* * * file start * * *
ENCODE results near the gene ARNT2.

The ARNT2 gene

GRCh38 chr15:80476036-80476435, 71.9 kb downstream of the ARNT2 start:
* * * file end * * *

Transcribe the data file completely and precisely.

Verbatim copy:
ENCODE results near the gene ARNT2.

The ARNT2 gene

GRCh38 chr15:80476036-80476435, 71.9 kb downstream of the ARNT2 start: